Additionally, the body positivity movement on social media has helped to normalize things that are, well, normal for many bodies, but have often been shamed as less than ideal. Like belly rolls when sitting, thighs with no thigh gap, stretch marks, skin texture and shine as opposed to entirely smooth and matte skin, and more.

On an individual level, being more body positive may also help you improve your self-image.[*]

What Is Body Neutrality?

Body neutrality, on the other hand, offers a more level approach to body acceptance. Rather than focusing on appearance to the same degree as body positivity, body neutrality encourages the adoption of a completely neutral view of your body. It’s not good, it’s not bad, it just is.

Likewise, it encourages this approach to your weight as well. Your weight is simply a data point, and it says nothing more about you than how much force is being exerted on your body due to gravity.

A body-neutral approach may also make it easier to accept the need for a lifestyle change to improve your health without feeling pressured to make it about weight or appearance.

Finally, body neutrality may also help you focus more on what your body can do rather than what your body looks like.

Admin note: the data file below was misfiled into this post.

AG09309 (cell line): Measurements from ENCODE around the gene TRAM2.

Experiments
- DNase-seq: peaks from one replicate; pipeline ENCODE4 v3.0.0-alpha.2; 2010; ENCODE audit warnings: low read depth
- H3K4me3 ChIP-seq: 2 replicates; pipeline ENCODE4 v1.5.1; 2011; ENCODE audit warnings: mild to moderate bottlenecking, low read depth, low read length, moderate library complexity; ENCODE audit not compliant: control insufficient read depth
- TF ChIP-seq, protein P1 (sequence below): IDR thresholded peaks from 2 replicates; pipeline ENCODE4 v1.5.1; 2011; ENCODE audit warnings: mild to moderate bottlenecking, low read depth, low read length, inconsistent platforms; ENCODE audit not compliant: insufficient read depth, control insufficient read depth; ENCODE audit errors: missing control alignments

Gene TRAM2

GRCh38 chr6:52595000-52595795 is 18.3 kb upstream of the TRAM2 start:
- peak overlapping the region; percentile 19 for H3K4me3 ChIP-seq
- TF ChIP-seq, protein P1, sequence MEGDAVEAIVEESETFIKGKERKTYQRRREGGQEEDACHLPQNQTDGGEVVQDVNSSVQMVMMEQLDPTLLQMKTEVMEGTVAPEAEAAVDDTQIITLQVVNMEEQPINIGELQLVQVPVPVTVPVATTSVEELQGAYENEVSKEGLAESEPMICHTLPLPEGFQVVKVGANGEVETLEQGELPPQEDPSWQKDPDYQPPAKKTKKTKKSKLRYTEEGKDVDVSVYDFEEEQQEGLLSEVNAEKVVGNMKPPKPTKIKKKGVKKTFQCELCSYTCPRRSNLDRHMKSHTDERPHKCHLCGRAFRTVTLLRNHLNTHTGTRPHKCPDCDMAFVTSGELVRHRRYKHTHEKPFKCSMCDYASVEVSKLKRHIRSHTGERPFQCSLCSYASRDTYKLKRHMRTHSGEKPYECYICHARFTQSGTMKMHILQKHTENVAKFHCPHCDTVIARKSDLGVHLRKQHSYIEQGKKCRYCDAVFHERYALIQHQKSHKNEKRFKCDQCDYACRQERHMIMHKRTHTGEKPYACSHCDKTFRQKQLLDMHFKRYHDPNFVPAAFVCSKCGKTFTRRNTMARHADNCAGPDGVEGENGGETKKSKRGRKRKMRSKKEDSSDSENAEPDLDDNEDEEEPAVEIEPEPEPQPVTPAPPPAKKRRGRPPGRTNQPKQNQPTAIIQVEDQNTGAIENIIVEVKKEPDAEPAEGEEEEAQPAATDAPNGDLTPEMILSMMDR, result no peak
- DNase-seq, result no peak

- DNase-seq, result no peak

Many healthcare providers are beginning to take a body-neutral or weight-neutral approach to healthcare, where care is informed by optimizing health rather than optimizing weight or BMI. In many cases, focusing on health may result in healthy weight changes.[*]

Body Positivity vs. Body Neutrality for a Healthy Body Image

Body positivity and body neutrality have definite similarities, but overall are two very different approaches to body image. While body positivity encourages you to view all bodies (including your own) as beautiful, body neutrality encourages you to take appearance out of the equation completely. 

Both approaches may help you adopt a healthier body image. Still, some body positivity advocates may encourage unhealthy habits or complacency with excessive body fat — which may put you at risk for developing conditions like type 2 diabetes or heart disease.